The life of Cy Grant (1919 – 2010), whose extensive career spanned acting, song writing, black rights activism and the RAF, will be celebrated by a project at London Metropolitan Archives (LMA) to inspire young people and raise awareness of his achievements.
Documents, manuscripts, photographs and films dating from the 1940s to 2010, which chart Cy Grants life and form part of the Cy Grant Archive, will be catalogued and made public for the first time, following an award of a £79,800 grant from the Heritage Lottery Fund to Cy Grant Trust.
Guyanese-born Grant, who died aged 90 in 2010, was enlisted as a Royal Air Force Flight Lieutenant Navigator in the Second World War, and also worked as a singer/song writer, broadcaster, writer, multi-ethnic arts community organiser, and activist. He was also the first black person to feature regularly on UK television, chiefly, because of his appearances on the BBC current affairs programme, Tonight with the late Cliff Michelmore. In 2014, Cy Grant’s family deposited the Cy Grant Archive at LMA (which is owned and managed by the City of London Corporation) and a year later, Cy Grant Trust, LMA and Windrush Foundation formed a partnership to oversee the archive project, which builds on a growing number of collections deposited at LMA by the Black African Caribbean community.
Samantha Moxon, Cy Grants daughter, said: This project means a great deal to our family. My dad’s dream was that the importance of his work should be recognised and never forgotten.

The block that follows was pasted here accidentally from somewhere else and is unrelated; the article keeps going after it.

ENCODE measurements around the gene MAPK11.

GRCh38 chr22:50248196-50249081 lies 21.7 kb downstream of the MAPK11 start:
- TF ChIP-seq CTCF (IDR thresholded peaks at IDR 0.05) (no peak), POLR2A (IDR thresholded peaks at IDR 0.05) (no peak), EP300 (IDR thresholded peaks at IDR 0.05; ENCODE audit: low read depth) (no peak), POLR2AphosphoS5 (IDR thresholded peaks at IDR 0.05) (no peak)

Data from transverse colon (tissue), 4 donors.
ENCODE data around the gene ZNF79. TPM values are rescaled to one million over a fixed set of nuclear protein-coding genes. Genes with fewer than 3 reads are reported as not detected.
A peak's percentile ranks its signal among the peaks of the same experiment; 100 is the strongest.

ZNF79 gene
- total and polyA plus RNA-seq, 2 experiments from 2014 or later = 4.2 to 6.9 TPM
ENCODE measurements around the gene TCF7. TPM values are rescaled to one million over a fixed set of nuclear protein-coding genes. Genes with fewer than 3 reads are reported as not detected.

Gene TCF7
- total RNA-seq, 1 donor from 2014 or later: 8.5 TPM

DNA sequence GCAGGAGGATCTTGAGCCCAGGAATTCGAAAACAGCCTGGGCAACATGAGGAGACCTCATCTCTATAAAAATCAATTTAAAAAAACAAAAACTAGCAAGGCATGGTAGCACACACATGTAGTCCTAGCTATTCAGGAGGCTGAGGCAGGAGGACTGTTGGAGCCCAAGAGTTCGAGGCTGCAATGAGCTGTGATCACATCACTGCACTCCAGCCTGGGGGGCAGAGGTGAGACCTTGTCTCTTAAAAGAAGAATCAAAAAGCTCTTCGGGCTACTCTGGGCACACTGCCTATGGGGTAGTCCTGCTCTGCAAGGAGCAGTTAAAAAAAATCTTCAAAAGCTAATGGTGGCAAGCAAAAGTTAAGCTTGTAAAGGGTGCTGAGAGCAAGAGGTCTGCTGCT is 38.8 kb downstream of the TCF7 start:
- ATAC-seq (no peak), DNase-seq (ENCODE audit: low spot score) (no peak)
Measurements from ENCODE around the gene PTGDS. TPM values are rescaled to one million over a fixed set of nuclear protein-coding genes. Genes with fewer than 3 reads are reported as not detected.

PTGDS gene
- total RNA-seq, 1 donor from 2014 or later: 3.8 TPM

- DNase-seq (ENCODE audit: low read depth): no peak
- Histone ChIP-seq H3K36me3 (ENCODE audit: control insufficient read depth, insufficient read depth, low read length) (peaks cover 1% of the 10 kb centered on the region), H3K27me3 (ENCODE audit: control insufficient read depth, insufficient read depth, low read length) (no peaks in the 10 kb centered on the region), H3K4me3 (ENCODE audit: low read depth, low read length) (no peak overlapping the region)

Geoff Pick, Director of London Metropolitan Archives, said: We are delighted that we have been entrusted with the Cy Grant Archive and have become a key partner in preserving and making accessible this outstanding collection that traces the life and work of a very special Londoner and hero of the Black Caribbean community. This initiative builds on the City of London Corporations strong foundations in documenting the history of the capitals many communities.
The project will connect young people to Cy Grant – essentially, a role model for todays young generations – and encourage them to learn about his achievements. Original source material will be made available to the public through youth/inter-generational workshops and events, a school education pack, online resources, and an exhibition hosted by the Marcus Garvey Library in Tottenham. Screenings will take place at The British Film Institute and LMA.
The project will run until spring 2017, with a final celebration event to launch the archive catalogue. The full release of the final catalogue will be available in 2017 by viewing London Metropolitan Archives online catalogue.